Canadian novelist Esi Edugyan is photographed at home in Victoria, B.C., on Monday, August 27, 2018. (Chad Hipolito/THE CANADIAN PRESS)

Canadian novelist Esi Edugyan shortlisted for 2018 Man Booker Prize

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Canadian author Esi Edugyan has made the shortlist for the 2018 Man Booker Prize for Fiction for her third novel Washington Black.

Edugyan was one of six authors shortlisted Thursday for the prestigious literary prize which is awarded each year for the best original novel written in English.

It’s Edugyan’s second nomination for the £50,000 prize (approx. $86,990 Cdn) prize. She was shortlisted for the Man Booker Prize in 2011 for her second novel Half-Blood Blues.

Washington Black, set in the early 19th century, tells the story of an 11-year-old boy known as “Wash,” a slave on a Barbados sugar plantation. His master, Christopher Wilde, is an eccentric Englishman, who is obsessed with developing a flying machine. When a man is killed during one of the trials, Wilde must choose between his family and saving Black’s life.

What follows is an an epic adventure along the eastern coast of America, as the men attempt to elude the bounty that has been placed on Washington’s head.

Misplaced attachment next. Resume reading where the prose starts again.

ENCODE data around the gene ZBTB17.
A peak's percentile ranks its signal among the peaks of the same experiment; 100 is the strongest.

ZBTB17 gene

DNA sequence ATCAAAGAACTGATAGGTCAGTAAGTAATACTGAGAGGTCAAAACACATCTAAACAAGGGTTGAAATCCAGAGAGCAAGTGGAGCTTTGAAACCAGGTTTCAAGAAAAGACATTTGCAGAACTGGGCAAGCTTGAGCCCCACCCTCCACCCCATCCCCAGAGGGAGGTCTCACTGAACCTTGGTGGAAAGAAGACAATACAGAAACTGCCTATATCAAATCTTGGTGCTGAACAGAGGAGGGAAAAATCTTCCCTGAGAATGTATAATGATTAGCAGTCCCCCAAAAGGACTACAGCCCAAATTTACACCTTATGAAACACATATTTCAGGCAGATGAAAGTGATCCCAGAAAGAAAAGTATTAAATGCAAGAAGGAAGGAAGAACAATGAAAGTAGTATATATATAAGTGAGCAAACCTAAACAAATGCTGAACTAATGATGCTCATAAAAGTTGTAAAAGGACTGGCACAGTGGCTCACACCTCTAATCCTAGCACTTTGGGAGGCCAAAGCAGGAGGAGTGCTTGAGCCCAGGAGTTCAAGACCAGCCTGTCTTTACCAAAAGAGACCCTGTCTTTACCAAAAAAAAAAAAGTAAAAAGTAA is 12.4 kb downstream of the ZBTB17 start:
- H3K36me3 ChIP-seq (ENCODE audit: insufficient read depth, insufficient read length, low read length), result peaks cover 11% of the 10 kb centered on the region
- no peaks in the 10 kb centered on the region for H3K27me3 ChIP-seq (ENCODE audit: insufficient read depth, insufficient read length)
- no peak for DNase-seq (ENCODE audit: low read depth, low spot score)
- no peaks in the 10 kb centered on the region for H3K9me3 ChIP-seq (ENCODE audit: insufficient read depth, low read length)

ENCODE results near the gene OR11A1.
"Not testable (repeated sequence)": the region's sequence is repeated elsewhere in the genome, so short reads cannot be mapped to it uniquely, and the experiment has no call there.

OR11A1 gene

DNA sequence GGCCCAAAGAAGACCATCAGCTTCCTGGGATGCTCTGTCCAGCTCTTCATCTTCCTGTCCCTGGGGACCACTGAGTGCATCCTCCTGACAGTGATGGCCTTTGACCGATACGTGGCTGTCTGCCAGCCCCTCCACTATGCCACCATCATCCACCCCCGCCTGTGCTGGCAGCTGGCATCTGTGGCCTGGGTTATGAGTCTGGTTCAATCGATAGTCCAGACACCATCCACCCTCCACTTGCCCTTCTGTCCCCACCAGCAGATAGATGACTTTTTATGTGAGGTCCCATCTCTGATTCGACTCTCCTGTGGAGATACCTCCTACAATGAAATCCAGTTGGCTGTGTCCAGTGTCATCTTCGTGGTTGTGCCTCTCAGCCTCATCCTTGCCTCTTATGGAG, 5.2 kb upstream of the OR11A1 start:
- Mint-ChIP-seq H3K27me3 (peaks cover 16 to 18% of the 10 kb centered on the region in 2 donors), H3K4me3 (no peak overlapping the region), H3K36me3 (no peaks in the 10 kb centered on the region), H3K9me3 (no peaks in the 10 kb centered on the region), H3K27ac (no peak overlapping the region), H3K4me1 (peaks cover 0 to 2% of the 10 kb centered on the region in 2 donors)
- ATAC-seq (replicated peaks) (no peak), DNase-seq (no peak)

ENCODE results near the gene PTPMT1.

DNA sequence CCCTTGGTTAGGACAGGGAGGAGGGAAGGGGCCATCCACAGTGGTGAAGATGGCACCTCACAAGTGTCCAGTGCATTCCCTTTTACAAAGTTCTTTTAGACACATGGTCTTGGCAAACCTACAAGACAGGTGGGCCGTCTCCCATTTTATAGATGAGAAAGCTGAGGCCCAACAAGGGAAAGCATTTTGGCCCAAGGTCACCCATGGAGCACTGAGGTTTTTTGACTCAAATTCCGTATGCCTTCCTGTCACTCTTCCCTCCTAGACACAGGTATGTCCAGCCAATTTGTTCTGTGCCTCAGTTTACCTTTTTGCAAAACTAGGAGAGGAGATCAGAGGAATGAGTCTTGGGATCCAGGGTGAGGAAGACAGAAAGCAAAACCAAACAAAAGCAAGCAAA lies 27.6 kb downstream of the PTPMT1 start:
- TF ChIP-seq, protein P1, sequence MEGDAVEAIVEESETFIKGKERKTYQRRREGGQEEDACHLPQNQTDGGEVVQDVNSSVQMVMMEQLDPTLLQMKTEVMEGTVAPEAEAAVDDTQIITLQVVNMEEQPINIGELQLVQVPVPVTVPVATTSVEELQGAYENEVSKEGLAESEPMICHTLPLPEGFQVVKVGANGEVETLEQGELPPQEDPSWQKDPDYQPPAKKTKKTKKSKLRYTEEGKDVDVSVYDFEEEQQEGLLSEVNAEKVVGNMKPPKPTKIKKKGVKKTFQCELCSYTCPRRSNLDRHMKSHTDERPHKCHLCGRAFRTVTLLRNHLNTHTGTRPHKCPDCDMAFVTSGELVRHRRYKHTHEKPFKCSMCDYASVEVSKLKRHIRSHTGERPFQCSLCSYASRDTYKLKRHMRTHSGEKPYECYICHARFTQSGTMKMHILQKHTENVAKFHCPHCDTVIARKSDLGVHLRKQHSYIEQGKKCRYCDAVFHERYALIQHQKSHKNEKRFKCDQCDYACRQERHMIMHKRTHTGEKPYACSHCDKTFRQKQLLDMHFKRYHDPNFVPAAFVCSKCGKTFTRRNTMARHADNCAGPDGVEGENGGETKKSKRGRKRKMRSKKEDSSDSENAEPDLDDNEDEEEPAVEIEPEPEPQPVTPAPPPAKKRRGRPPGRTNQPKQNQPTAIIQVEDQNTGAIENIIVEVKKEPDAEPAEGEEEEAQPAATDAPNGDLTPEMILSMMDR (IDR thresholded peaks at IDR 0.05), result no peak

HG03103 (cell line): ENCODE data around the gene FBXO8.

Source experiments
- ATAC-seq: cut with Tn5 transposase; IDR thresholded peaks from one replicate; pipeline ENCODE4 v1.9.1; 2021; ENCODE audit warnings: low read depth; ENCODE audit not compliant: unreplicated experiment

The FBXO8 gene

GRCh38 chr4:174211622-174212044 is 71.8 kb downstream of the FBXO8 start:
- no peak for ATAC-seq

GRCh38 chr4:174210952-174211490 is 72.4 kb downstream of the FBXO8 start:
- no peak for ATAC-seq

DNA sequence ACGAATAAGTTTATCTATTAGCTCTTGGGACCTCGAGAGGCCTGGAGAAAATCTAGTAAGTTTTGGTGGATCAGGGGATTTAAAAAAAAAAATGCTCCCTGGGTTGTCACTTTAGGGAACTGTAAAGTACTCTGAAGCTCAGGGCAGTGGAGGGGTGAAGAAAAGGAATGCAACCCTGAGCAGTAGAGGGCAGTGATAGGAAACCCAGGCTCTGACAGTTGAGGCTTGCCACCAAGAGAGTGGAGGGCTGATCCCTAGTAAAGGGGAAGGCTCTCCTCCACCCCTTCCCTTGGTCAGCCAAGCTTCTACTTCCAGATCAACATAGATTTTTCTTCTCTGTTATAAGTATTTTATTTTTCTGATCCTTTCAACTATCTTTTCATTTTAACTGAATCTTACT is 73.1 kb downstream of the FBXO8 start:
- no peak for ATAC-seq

Canadian novelist Esi Edugyan holds her latest novel Washington Black as she is photographed at home in Victoria, B.C., on Monday, August 27, 2018. Washington Black has been shortlisted for the prestigious Man Booker Prize for Fiction award. (Chad Hipolito/THE CANADIAN PRESS)

Washington Black is also currently on the Scotiabank Giller Prize longlist.

The 40-year-old author, who now lives in Victoria, British Columbia, was born and raised in a family of Ghanaian immigrants in Calgary, Alberta.

Her debut novel, The Second Life of Samuel Tyne (2005), tells the story of a man who inherits a mansion in a small town in Canada and moves his family there, believing that this is his second chance at life.

It was shortlisted for the Hurston/Wright Legacy Award.

Her second novel, Half-Blood Blues (2011), tells the story of a jazz band that escapes Nazi Germany for soon to be Nazi-occupied Paris and what happens after one of the mixed-race band members disappears in 1940.

Listen to Esi Edugyan’s interview with Tom Power, host of the CBC art magazine radio show “Q”

With files from CBC News

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